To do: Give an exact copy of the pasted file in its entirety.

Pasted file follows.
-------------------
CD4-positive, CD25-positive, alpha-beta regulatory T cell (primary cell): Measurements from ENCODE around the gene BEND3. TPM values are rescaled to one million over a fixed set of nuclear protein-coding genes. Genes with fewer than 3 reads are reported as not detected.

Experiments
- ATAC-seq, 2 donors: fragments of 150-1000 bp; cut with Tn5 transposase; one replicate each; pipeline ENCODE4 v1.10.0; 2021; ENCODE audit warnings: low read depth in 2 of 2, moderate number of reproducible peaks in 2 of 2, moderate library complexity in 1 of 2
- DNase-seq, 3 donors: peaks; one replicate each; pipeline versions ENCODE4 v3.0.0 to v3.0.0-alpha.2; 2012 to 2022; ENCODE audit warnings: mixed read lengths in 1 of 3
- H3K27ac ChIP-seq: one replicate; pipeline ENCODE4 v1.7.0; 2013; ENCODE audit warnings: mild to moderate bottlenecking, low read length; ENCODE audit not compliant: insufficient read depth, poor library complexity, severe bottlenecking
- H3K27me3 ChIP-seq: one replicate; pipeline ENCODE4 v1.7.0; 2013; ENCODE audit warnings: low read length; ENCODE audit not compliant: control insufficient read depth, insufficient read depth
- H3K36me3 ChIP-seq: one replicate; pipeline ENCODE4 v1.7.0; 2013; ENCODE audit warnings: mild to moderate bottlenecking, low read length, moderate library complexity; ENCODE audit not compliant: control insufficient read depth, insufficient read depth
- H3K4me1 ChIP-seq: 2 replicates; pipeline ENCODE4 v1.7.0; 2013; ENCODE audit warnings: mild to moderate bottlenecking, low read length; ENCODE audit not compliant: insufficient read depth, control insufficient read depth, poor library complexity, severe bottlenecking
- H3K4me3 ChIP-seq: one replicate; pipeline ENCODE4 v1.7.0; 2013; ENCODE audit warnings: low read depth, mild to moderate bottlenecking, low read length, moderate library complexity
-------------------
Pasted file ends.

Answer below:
CD4-positive, CD25-positive, alpha-beta regulatory T cell (primary cell): Measurements from ENCODE around the gene BEND3. TPM values are rescaled to one million over a fixed set of nuclear protein-coding genes. Genes with fewer than 3 reads are reported as not detected.

Experiments
- ATAC-seq, 2 donors: fragments of 150-1000 bp; cut with Tn5 transposase; one replicate each; pipeline ENCODE4 v1.10.0; 2021; ENCODE audit warnings: low read depth in 2 of 2, moderate number of reproducible peaks in 2 of 2, moderate library complexity in 1 of 2
- DNase-seq, 3 donors: peaks; one replicate each; pipeline versions ENCODE4 v3.0.0 to v3.0.0-alpha.2; 2012 to 2022; ENCODE audit warnings: mixed read lengths in 1 of 3
- H3K27ac ChIP-seq: one replicate; pipeline ENCODE4 v1.7.0; 2013; ENCODE audit warnings: mild to moderate bottlenecking, low read length; ENCODE audit not compliant: insufficient read depth, poor library complexity, severe bottlenecking
- H3K27me3 ChIP-seq: one replicate; pipeline ENCODE4 v1.7.0; 2013; ENCODE audit warnings: low read length; ENCODE audit not compliant: control insufficient read depth, insufficient read depth
- H3K36me3 ChIP-seq: one replicate; pipeline ENCODE4 v1.7.0; 2013; ENCODE audit warnings: mild to moderate bottlenecking, low read length, moderate library complexity; ENCODE audit not compliant: control insufficient read depth, insufficient read depth
- H3K4me1 ChIP-seq: 2 replicates; pipeline ENCODE4 v1.7.0; 2013; ENCODE audit warnings: mild to moderate bottlenecking, low read length; ENCODE audit not compliant: insufficient read depth, control insufficient read depth, poor library complexity, severe bottlenecking
- H3K4me3 ChIP-seq: one replicate; pipeline ENCODE4 v1.7.0; 2013; ENCODE audit warnings: low read depth, mild to moderate bottlenecking, low read length, moderate library complexity